My development blogging year 2018 in review

I will keep my blogging review of 2018 a bit shorter than in previous years, e.g. 2017, 2016 or 2015.
That’s mainly because two of my blog posts this year already addressed broader questions of development blogging, writing and curating in more general terms:

So is development blogging dead then – and is it about shorter attention spans, the rise of videos or podcasts - or perhaps something about men?
I asked in The development blogging crisis (January 2018). And by-way of celebrating my 300th link review I reflected on My key learnings about #globaldev 20 years after I took my first undergrad course (November 2018).

I also looked at the top blog posts and book reviews for 2018 and I think that they quite nicely represent some of the bigger debates the #globaldev community grappled with last year.

My top 5 new blog posts in 2018
The Office meets global politics: New sitcom on life inside the United Nations (March 2018)

I caught up with the creators of The Mission Marie-Marguerite Sabongui and Benedict Moran via Zoom in Istanbul to learn more about their UN sitcom project.
We discussed how to communicate development and international politics issues differently in an age of new TV platforms, satirical commentary as edutainment and what could be the beginning of a global movement of creative talent taking on the absurdities of the aid industry.
This is a bit of a surprise, but it seems to indicate that the aid industry is definitely ready for their own version of The Office!

Oxfam, Haiti & the aid industry's #MeToo moment-a curated bibliography (February 2018)
2018 was the year of #AidToo and my curated link collection has proven to be an important resource to look at the beginnings of the movement when the Oxfam scandal broke.

Dear Colonialism - guest post by Ami V. Shah (May 2018)

Dear Colonialism,
I’m writing a letter to you, because I’m not sure you’ll listen when I talk. You claim that you want to come back to my house, and that in fact, your visit will be good for me. Dear colonialism, I do not agree.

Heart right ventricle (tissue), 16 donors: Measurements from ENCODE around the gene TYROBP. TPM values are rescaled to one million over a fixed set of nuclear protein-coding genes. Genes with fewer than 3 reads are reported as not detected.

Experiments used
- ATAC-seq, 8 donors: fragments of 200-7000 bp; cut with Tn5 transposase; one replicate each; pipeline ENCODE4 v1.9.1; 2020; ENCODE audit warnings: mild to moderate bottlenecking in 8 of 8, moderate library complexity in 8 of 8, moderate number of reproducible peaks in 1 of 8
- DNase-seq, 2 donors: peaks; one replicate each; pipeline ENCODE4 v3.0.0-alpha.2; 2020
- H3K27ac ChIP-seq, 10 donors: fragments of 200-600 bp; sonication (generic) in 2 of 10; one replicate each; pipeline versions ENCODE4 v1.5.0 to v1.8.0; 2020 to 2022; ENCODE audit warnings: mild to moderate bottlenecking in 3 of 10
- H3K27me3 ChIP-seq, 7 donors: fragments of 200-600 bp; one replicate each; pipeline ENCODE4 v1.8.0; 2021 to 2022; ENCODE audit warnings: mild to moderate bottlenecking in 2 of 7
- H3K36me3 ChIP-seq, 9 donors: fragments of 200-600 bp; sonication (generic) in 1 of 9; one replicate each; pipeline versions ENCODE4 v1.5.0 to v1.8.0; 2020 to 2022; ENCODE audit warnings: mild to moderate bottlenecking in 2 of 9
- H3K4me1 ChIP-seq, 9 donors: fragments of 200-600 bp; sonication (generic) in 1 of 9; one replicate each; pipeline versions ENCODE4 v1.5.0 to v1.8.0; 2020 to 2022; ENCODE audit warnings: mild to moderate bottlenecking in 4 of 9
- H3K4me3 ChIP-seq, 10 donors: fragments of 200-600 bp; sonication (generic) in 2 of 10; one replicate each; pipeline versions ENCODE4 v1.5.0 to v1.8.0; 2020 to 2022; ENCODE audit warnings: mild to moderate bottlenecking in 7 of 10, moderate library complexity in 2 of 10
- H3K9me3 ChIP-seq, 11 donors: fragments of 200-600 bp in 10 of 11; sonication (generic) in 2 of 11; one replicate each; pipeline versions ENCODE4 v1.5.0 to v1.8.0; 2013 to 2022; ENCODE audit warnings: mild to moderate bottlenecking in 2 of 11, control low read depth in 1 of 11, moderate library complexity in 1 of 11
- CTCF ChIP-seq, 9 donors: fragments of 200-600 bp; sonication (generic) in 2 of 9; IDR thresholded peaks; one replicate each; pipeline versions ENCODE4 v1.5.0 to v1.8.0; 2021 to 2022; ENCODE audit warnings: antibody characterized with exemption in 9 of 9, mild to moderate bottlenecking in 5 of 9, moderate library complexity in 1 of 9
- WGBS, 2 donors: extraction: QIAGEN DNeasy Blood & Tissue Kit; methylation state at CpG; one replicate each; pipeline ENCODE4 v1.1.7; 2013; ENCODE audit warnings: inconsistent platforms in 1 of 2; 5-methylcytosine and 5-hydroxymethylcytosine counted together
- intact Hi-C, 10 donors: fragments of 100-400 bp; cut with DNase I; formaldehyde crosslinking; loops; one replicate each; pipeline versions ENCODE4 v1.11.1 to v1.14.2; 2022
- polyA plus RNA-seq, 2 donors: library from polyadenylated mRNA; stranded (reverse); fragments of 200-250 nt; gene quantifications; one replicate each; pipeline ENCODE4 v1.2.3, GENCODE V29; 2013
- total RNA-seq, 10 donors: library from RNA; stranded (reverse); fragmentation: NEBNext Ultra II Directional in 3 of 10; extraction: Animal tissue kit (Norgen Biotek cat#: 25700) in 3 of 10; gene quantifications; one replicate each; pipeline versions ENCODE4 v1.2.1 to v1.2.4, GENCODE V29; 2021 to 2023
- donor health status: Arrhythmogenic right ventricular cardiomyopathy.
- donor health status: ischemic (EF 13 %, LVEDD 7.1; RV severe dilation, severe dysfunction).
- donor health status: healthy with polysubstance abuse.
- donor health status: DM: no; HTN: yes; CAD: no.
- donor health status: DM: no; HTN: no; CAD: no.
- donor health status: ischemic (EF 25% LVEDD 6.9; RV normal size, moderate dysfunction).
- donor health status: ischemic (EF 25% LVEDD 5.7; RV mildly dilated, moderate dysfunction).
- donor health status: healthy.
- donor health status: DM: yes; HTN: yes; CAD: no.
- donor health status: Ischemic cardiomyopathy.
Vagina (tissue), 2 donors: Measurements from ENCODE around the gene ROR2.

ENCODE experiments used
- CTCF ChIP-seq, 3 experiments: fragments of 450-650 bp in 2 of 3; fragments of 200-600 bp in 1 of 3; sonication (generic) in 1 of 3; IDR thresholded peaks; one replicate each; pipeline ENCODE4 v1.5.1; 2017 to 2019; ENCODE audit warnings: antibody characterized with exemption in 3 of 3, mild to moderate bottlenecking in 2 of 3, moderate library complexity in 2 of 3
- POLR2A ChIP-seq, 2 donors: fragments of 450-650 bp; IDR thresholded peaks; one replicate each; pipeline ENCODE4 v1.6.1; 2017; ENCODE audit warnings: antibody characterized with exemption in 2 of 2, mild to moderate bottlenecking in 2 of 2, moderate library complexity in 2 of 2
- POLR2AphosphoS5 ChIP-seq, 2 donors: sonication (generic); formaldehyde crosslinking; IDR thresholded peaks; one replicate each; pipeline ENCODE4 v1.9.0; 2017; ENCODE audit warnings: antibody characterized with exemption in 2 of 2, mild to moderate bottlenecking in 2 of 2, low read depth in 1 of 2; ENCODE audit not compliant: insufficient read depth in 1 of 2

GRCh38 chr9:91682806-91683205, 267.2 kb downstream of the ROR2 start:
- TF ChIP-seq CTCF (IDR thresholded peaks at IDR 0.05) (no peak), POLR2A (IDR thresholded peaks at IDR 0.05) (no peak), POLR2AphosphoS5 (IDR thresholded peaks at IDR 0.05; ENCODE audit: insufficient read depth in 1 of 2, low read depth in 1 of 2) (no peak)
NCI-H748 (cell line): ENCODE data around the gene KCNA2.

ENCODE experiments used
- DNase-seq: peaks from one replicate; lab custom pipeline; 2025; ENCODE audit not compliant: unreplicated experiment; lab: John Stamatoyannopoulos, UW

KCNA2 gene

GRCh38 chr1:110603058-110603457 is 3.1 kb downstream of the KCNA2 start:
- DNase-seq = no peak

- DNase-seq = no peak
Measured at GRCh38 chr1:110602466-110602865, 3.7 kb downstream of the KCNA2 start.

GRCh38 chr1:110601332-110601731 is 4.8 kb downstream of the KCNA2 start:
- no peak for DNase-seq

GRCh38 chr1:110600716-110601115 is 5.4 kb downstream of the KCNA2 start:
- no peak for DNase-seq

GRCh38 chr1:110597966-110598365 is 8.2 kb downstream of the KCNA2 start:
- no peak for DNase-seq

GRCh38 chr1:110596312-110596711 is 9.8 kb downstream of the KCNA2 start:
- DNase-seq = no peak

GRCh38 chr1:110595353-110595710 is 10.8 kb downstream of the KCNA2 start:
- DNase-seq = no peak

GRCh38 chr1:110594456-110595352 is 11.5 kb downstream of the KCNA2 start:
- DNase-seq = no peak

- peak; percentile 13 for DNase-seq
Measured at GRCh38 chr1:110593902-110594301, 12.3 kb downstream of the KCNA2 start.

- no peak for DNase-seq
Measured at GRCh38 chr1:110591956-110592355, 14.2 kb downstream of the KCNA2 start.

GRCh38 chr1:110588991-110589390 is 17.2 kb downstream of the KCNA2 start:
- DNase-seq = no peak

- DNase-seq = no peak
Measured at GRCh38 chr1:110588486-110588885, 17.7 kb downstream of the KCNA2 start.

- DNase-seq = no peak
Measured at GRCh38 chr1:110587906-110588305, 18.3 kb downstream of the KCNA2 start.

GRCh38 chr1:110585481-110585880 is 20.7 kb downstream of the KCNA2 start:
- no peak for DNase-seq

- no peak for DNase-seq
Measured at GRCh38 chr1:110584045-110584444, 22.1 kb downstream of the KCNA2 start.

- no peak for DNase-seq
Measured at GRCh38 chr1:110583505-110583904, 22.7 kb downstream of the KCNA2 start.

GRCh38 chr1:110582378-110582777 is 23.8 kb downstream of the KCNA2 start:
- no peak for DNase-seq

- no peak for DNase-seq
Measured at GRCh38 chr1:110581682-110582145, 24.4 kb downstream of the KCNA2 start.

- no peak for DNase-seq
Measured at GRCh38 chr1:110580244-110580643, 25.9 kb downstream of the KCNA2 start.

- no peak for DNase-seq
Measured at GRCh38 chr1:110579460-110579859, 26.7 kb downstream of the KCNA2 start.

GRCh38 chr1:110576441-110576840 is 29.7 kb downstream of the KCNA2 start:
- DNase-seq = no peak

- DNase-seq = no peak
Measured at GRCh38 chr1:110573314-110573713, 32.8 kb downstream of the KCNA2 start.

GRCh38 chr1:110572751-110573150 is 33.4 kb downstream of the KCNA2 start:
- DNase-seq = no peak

Especially since you have yet to leave my house.
Thanks you Ami Shah for your amazing guest post!
De-colonizing development and academia was definitely an important discussion in 2018-and was rather the beginning!

Should aid workers fly less? Yes, but it’s a bit more complicated
(October 2018)

I generally agree with her sentiment to fly less, have tougher discussions within aid organizations about (air) travel and be the change they want to see from other actors. But as basically everything else in #globaldev, things are a bit more complicated...
A classic aid worker conundrum-and a reminder that many debates in development are not as black or white as thy may seem at first…

Dear ICRC: We need to talk about Nas Daily & “the most undiscovered country” (December 2018)
At the end of the video I am left confused: Clearly Nas Daily had a great time in Papua New Guinea. But what am I supposed to do now?
Give money to ICRC? Travel to the island? Remain in my ‘humans of late capitalism’ bubble of exploration, travel and happiness?
You do amazing work, ICRC!
You can do so much better than relying on social media influencers and going down an exoticizing path that seems problematic to say the least in these decolonial times!
The video is gone, some damage is done and the question remains of how to do storytelling, celebrity engagement and viral videos with a message well!

My top 3 book reviews

Learning service-The essential guide for volunteering abroad
(Claire Bennett, Joseph Collins, Zahara Heckscher & Daniela Papi-Thornton)
Doing volunteering well remains a hot topic…

A Destiny in the making: From Wall Street to UNICEF in Africa (Boudewijn Mohr)
This one is a bit surprising, but I’m glad that my reviews of aid worker memoirs are getting some traction!

Psychosocial Support for Humanitarian Aid Workers: A Roadmap of Trauma and Critical Incident Care (Fiona Dunkley)
An important book for discussions around humanitarian and aid worker mental health-another important topic in 2018 in connection with #AidToo!

Comments

Popular posts from this blog

Dear white middle class British women: Please don't send used bras (or anything, really) to Africa

Links & Contents I Liked 342

Links & Contents I Liked 343

Social Media and Peacebuilding (Palgrave Encyclopedia of Global Security Studies)

Links & Contents I Liked 341